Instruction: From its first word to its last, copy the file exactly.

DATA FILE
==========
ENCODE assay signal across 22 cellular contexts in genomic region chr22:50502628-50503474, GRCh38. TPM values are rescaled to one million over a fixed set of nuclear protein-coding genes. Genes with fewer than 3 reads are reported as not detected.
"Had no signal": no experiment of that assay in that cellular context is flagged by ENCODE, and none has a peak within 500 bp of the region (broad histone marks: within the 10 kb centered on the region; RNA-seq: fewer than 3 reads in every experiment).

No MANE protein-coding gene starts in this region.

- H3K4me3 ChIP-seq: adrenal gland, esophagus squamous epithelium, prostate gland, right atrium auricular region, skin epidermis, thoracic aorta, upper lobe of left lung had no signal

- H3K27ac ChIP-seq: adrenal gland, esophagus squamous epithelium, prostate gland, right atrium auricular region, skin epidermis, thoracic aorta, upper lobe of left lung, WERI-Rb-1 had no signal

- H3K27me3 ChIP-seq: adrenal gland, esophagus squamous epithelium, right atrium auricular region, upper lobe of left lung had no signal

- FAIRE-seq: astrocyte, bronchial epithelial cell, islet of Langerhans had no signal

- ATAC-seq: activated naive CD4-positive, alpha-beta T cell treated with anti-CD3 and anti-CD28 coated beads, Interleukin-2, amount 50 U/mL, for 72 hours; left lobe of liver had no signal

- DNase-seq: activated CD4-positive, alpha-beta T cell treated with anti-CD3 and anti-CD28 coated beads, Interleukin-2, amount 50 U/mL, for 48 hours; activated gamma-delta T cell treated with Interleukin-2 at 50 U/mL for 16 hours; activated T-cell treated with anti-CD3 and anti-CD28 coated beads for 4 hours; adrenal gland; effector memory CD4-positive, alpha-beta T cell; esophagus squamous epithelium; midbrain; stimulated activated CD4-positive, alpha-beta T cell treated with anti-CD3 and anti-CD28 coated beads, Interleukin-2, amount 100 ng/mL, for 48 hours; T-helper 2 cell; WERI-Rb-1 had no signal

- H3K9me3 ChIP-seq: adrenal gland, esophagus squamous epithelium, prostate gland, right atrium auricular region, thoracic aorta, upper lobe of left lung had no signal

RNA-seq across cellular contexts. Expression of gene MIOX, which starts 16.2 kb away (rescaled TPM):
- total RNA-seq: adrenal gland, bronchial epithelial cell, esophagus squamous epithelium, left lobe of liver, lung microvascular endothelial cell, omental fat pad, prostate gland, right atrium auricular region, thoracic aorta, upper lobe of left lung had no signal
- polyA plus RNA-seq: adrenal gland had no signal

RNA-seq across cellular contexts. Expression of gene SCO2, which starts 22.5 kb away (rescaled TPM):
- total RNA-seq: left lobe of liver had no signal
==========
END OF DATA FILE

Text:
ENCODE assay signal across 22 cellular contexts in genomic region chr22:50502628-50503474, GRCh38. TPM values are rescaled to one million over a fixed set of nuclear protein-coding genes. Genes with fewer than 3 reads are reported as not detected.
"Had no signal": no experiment of that assay in that cellular context is flagged by ENCODE, and none has a peak within 500 bp of the region (broad histone marks: within the 10 kb centered on the region; RNA-seq: fewer than 3 reads in every experiment).

No MANE protein-coding gene starts in this region.

- H3K4me3 ChIP-seq: adrenal gland, esophagus squamous epithelium, prostate gland, right atrium auricular region, skin epidermis, thoracic aorta, upper lobe of left lung had no signal

- H3K27ac ChIP-seq: adrenal gland, esophagus squamous epithelium, prostate gland, right atrium auricular region, skin epidermis, thoracic aorta, upper lobe of left lung, WERI-Rb-1 had no signal

- H3K27me3 ChIP-seq: adrenal gland, esophagus squamous epithelium, right atrium auricular region, upper lobe of left lung had no signal

- FAIRE-seq: astrocyte, bronchial epithelial cell, islet of Langerhans had no signal

- ATAC-seq: activated naive CD4-positive, alpha-beta T cell treated with anti-CD3 and anti-CD28 coated beads, Interleukin-2, amount 50 U/mL, for 72 hours; left lobe of liver had no signal

- DNase-seq: activated CD4-positive, alpha-beta T cell treated with anti-CD3 and anti-CD28 coated beads, Interleukin-2, amount 50 U/mL, for 48 hours; activated gamma-delta T cell treated with Interleukin-2 at 50 U/mL for 16 hours; activated T-cell treated with anti-CD3 and anti-CD28 coated beads for 4 hours; adrenal gland; effector memory CD4-positive, alpha-beta T cell; esophagus squamous epithelium; midbrain; stimulated activated CD4-positive, alpha-beta T cell treated with anti-CD3 and anti-CD28 coated beads, Interleukin-2, amount 100 ng/mL, for 48 hours; T-helper 2 cell; WERI-Rb-1 had no signal

- H3K9me3 ChIP-seq: adrenal gland, esophagus squamous epithelium, prostate gland, right atrium auricular region, thoracic aorta, upper lobe of left lung had no signal

RNA-seq across cellular contexts. Expression of gene MIOX, which starts 16.2 kb away (rescaled TPM):
- total RNA-seq: adrenal gland, bronchial epithelial cell, esophagus squamous epithelium, left lobe of liver, lung microvascular endothelial cell, omental fat pad, prostate gland, right atrium auricular region, thoracic aorta, upper lobe of left lung had no signal
- polyA plus RNA-seq: adrenal gland had no signal

RNA-seq across cellular contexts. Expression of gene SCO2, which starts 22.5 kb away (rescaled TPM):
- total RNA-seq: left lobe of liver had no signal